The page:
The only thing that’s short about my husband, Jack’s, figure analysis is this post.
After standing him against a big piece of paper taped to the wall and tracing his outline as accurately as possible, I can now reliably report:
Jack is tall.
Surprising, I know. But, there you are.
I’d had my suspicions, of course. But I wanted to be sure, so I collected the data and analyzed it.
A few months ago, using “Analyzing Your Figure” in the Singer Sewing Reference Library’s book The Perfect Fit, I’d learned a few things about myself that you can read about here.
It was only later that I discovered “Make a Body Graph” in Marta Alto and Pati Palmer’s book Fit for Real People, and right away I wanted to do one. Marta and Pati’s methods come from having taught and fitted thousands of people and having answered recurring sewing questions for decades.
So it was Fit for Real People that I turned to when I drew Jack’s outline on the paper. Basically, this exercise, like the ones I did for myself, tells you about proportions. It doesn’t address back curvature or posture.
You trace around the person’s body, then fold the paper into eighths to form creases, and then open out the paper again. The creases help you see where the “ideally” proportioned figure’s shoulders, waist, hips and knees would be located. They provide a basis of comparison for a real person’s body locations. So you can see if he or she is long-waisted, or short-legged, and so forth. This can help not only with fitting but with finding the most flattering proportions in clothes to emphasize or deemphasize figure characteristics.
I said “he,” but so far in my figure analysis research–which has been a lot though not exhaustive–I have not seen references to any “he”s. It seems to me–the ancient Greeks would agree–that men have proportions, too. I proceeded on the fairly safe assumption that men’s head lengths are ideally one-eighth of their body lengths as well as other assumptions about the positioning of the waist and so forth.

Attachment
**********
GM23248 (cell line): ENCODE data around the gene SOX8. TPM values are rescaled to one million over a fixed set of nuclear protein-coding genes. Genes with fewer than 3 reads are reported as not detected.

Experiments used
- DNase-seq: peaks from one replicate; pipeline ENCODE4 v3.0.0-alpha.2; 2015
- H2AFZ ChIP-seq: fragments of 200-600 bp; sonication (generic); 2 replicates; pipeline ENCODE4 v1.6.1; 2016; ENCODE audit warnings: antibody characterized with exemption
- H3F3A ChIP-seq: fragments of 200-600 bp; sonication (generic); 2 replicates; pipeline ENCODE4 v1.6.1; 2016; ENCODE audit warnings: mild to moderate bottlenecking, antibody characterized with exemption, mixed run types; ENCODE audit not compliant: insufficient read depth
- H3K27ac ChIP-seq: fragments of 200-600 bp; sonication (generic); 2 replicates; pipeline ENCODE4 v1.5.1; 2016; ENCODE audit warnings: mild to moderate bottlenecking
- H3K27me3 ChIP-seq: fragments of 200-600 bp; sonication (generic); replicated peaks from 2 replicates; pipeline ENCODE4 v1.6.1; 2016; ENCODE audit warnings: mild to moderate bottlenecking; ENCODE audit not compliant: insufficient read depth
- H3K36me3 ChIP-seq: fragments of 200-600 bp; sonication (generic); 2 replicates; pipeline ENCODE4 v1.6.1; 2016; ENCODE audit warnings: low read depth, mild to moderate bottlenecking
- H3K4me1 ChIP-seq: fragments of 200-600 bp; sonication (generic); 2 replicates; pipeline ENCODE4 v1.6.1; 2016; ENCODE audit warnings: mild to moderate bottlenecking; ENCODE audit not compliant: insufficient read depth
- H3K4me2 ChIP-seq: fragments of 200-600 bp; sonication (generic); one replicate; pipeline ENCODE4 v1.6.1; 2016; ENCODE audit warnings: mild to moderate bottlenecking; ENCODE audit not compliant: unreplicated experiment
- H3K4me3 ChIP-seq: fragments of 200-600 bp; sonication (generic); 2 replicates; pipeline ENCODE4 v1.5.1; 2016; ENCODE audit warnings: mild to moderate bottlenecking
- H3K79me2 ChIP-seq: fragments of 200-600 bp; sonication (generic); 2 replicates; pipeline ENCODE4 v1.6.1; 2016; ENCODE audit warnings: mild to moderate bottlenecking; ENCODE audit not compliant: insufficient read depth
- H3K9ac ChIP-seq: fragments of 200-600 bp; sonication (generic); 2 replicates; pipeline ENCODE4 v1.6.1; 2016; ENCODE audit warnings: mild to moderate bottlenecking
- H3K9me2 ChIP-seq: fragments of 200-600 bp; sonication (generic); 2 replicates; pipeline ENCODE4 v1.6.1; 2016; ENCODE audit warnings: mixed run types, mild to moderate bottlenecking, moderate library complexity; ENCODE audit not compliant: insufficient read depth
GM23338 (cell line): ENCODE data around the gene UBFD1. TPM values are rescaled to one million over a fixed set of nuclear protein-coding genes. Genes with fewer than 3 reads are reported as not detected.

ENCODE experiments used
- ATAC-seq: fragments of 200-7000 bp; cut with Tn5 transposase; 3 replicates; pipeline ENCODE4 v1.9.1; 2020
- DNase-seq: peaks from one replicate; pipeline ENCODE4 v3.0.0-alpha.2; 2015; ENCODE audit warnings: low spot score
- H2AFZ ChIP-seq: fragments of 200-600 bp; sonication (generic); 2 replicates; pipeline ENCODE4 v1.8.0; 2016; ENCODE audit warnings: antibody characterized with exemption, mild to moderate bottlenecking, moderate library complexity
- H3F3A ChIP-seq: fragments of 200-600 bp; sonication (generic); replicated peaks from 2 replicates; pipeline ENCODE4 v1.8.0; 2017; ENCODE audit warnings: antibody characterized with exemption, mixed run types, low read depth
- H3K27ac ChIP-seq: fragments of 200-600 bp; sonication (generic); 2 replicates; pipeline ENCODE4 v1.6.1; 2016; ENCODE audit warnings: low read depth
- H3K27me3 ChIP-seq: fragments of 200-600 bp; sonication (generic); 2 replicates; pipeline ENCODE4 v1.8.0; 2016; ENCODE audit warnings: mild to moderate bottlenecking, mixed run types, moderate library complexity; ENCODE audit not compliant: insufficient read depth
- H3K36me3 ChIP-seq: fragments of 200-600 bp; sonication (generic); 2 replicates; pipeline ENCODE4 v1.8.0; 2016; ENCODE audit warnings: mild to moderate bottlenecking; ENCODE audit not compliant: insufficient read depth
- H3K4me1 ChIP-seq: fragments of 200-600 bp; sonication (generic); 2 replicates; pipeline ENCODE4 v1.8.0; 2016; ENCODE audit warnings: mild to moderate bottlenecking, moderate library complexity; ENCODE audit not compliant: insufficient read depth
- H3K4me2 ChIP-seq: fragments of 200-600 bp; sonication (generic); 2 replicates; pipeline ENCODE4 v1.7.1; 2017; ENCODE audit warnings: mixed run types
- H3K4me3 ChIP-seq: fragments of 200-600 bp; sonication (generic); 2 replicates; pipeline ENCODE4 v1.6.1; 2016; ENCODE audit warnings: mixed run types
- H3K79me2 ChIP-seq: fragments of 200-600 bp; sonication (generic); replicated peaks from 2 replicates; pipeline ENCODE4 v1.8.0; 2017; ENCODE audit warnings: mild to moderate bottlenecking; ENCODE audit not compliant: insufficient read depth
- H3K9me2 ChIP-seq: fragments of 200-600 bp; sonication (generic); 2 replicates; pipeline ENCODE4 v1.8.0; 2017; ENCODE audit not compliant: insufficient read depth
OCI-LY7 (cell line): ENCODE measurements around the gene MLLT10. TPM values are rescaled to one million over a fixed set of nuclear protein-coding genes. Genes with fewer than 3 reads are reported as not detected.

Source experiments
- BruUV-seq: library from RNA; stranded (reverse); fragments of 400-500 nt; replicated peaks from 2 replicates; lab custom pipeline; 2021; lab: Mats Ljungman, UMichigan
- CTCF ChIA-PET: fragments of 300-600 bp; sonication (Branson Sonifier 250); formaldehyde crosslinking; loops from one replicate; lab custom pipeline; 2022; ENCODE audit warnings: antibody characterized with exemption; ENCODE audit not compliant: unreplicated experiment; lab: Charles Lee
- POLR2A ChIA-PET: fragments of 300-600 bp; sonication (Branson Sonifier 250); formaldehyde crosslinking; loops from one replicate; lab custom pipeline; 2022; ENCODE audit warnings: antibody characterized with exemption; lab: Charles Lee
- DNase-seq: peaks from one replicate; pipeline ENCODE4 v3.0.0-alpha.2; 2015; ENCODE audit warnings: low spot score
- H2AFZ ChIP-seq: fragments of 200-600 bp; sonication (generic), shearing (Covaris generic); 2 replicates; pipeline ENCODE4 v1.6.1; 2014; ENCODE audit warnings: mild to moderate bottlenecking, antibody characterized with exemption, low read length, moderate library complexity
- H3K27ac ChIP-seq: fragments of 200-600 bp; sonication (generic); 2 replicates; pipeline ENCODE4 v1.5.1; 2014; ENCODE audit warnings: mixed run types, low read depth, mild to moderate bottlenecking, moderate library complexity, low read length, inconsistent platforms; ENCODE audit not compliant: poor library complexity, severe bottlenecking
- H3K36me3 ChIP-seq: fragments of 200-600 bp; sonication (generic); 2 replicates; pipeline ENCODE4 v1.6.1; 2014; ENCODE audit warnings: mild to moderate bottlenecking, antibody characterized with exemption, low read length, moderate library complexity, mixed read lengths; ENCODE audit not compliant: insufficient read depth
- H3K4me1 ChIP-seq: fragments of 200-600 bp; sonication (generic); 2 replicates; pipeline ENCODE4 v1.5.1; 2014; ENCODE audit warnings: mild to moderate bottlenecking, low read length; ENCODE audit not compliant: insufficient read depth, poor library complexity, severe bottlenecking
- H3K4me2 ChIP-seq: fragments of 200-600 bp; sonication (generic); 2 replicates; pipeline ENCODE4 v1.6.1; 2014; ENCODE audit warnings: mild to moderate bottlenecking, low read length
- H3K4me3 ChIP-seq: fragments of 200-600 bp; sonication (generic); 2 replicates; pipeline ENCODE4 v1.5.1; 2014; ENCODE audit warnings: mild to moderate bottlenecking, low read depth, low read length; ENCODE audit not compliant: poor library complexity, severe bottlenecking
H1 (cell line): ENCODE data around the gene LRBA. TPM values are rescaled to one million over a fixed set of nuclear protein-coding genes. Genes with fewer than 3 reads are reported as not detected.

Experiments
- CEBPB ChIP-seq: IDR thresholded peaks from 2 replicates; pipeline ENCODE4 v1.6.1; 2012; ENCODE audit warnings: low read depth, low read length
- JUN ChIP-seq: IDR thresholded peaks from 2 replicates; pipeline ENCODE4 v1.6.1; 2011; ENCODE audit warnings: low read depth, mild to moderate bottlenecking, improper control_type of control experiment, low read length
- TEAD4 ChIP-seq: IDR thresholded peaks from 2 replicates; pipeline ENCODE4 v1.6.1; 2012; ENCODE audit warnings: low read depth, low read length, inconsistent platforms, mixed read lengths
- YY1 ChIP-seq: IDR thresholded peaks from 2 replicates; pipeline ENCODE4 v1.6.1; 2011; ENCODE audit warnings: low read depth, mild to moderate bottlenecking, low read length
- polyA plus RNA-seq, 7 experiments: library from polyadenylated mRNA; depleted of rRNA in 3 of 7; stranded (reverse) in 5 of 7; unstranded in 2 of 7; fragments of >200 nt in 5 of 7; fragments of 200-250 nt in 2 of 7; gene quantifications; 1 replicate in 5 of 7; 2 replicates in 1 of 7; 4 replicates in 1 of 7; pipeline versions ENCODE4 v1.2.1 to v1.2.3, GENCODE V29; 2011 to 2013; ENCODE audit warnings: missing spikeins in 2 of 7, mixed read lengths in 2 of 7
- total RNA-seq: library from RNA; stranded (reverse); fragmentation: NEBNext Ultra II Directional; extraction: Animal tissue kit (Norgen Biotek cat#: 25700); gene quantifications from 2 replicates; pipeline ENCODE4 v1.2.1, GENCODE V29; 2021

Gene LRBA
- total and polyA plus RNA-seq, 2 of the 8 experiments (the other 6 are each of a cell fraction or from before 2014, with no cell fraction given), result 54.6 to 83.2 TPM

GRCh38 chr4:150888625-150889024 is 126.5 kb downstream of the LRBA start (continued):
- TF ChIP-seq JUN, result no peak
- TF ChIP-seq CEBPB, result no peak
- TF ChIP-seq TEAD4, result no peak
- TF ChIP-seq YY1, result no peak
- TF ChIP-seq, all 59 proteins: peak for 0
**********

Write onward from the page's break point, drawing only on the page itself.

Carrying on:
So Jack stood as still as he could while I painstakingly traced a wavering pencil line around him. Drawing accurate lines around somebody was more difficult than I’d imagined. But we’re looking more at length than width in this exercise.
I tied a length of elastic around Jack’s middle and he put it at his waist. With Jack, the definition of “waist” is rather vague. “What is a waist?” he asked. “I think of a waist as where I wear my pants,” he concluded. (How did ancient Greek men, without the aid of pants, determine their waists, I wonder.)
At long last, I finished the outline. I had marked top and bottom of head, shoulders, underarm, waist, hip joints, crotch, and knees. I wouldn’t swear to the accuracy of the waist and hip joint markings.
This is where I wish Marta and Pati had magically appeared to help. Because if you’ve mismarked the waist or hip joint locations, you’ll draw the wrong conclusions about proportions.
Imagine a figure divided into eight vertical segments. In an “ideal” figure the waist is on crease at the bottom of the third segment. Jack’s waist, as he defines it, is three inches below that crease, which is a lot. But is that right?
And Jack’s hip joint: did we properly locate where it hinges? In an “ideal” figure it’s at the bottom of the fourth segment. But we located Jack’s hip joints 2 1/2 inches up from the fourth segment on one side and 3 1/2 inches on the other side. Hmm.
And on it went. I was doubtful about half the markings I made, and so unwilling to draw conclusions.
I did learn that the major pattern companies’ male fitting model is 5’10”. Jack is 6’2″. And I’ve had to lengthen his shirt patterns in the body and sleeves by about 3 inches.
In short, though, all I can confidently conclude is,
Jack is tall.